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The new wave of marketing innovation

As a new wave of privacy regulations makes consumer targeting much less efficient than before, here, Berlin-based events and digital services solution Future Demand explains why interest-centric marketing is the future – and promoters can take full advantage…

The last 10 years in digital marketing were driven by ever-improving targeting options. Lookalike audiences and retargeting enabled a super-fast, convenient, and easy way of making sure ads were seen by the right people. On the other hand, the data-driven ad-tech industry did very little to help marketeers create better copy and content.

Driven by a new wave of privacy regulations (from GDPR to Apple’s ATT) promoters now see a substantial decrease in the effectiveness of their targeting options. Now, they’re starting to regret spending 10 years improving only 50% of what drives campaign efficacy (user targeting) and ignoring the other 50% (content).

It’s time to have a look at why content is more important than ever before.

Content is the future
Marketing used to be essentially people-focused. The ad-tech industry measured and tracked individuals and tried to understand them. For many industries this worked great, much better than anything before. It worked so well, in fact, that whole industries were built on it. The D2C trend around companies like Dollar Shave Club or Casper was fuelled by direct response ads on Facebook through lookalike audiences and retargeting campaigns.

Against the backdrop of expanding privacy regulations, the future now points to the centralisation of a few big platforms. Platforms big enough to own enough in-platform user data (think Amazon, or gaming giants like Epic Games) will be able to serve ads and convert users directly within their platforms. Eric Seufert summarised the development by the term “content fortresses”.

However, the way the industry is currently set up, this isn’t a tenable solution for promoters (and many other companies) as they lack the content usage of users to gain enough insights into people’s interests and serve targeted ads.


So, what about promoters?
For promoters, targeting has always been more difficult because taste in music is much harder to grasp and describe. A concert is in most cases a one-time happening, making it near impossible to have enough time, iteration cycles and budget to get into the sweet spot of the advertising feedback loop. Promoters, therefore, reverted to traditional segmentation methods, relying on socio-demographic data to cluster audiences and fans. Unfortunately, this works even less.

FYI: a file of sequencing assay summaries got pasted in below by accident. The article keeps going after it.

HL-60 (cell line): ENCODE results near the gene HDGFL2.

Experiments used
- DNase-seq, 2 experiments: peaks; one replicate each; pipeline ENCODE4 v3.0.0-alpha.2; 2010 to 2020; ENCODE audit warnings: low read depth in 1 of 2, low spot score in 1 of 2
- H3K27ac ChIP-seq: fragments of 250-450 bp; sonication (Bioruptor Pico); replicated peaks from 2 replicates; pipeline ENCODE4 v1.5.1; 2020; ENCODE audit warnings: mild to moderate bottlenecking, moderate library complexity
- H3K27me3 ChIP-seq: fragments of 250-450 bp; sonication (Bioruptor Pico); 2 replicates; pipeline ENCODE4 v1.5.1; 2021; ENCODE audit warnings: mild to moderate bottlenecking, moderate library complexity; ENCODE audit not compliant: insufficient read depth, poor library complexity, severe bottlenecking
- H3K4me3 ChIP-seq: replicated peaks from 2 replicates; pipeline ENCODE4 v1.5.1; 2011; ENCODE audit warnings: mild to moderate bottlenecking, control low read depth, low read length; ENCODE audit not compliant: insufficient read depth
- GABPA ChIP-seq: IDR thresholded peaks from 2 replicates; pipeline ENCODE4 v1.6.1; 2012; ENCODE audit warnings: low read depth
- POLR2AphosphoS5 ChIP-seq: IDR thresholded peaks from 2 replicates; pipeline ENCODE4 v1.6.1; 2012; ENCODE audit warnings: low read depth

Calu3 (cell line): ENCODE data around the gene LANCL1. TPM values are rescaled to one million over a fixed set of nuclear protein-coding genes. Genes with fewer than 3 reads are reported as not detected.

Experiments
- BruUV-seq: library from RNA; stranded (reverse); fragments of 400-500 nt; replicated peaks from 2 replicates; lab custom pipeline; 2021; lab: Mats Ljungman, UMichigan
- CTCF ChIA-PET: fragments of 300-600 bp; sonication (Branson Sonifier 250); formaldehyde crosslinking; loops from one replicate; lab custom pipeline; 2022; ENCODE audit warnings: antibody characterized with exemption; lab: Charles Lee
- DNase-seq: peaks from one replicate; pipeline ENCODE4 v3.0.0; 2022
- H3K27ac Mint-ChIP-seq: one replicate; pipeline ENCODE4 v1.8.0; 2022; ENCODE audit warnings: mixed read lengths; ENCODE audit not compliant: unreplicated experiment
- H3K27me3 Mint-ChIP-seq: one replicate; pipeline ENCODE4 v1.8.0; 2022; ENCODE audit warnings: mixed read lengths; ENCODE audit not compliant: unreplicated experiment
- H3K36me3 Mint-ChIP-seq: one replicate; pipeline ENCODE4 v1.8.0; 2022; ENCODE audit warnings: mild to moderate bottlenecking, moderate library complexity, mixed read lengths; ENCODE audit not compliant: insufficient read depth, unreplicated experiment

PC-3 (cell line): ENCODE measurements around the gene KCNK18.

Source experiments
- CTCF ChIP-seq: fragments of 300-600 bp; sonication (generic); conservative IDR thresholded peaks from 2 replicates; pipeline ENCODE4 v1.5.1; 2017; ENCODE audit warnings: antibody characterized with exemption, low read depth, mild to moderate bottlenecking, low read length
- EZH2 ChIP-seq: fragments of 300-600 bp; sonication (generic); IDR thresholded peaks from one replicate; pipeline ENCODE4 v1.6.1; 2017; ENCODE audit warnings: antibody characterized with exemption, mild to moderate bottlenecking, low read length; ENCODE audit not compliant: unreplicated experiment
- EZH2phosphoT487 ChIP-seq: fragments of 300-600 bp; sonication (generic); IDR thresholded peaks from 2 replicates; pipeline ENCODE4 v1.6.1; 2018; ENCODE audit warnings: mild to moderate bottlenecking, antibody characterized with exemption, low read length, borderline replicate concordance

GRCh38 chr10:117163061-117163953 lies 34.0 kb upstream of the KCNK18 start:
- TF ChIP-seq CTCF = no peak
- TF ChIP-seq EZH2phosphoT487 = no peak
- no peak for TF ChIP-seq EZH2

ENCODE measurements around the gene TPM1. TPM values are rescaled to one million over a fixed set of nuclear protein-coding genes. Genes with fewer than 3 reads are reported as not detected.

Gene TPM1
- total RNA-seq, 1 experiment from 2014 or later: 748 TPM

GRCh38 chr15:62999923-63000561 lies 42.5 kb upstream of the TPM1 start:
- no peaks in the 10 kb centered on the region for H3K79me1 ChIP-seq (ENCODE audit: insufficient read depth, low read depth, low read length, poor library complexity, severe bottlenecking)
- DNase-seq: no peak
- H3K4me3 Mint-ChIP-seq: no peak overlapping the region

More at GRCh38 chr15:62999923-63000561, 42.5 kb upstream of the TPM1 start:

Note the famous example of Prince Charles and Ozzy Osbourne. Both are born in the same year, have a comparable income, can be located to London, and have the same gender. But their music tastes may be completely different indeed. Traditional segmentation features like age, gender, postcode etc. do little to help you decide who to target for a specific show or event.

What’s next?
Netflix was one of the first to focus only on people’s interests to better describe the diversity in their user base. Like Netflix users, concert-goers can be interested in a symphony concert with a famous French female violinist but also in the next upcoming metal wunderkind playing his or her first gig in the small club next door. The obvious answer for promoters is to design systems that only focus on interest and to cluster based on fans’ interests. The powerful ad networks of today enable targeting those interests.

Knowing why people buy tickets gives promoters an edge over big platforms. As they get more independent from ticketing and ad platforms, switching between them becomes easier. If you know why people are interested and what message they need to see to purchase a ticket or subscribe to an offer, you can decide on which platform to focus on.

What to do about it?

Marketeers must shift their focus towards understanding interests. It enables better targeting and the possibility to match creative content to targeting criteria – all automatically. It increases independence and enhances the speed at which promoters can adopt new and upcoming platforms.

Interest centric marketing will be one of the most important strategic levers for marketeers who do not own a content fortress. Many industries need to speed up their efforts to catch up and rework their whole ad-tech stack. Promoters can now finally leverage their past disadvantage (very, very diverse content) into a powerful advantage. The more diverse the content, the better the understanding of fans tastes and interests.

Learn more about interest-centric marketing here.

 


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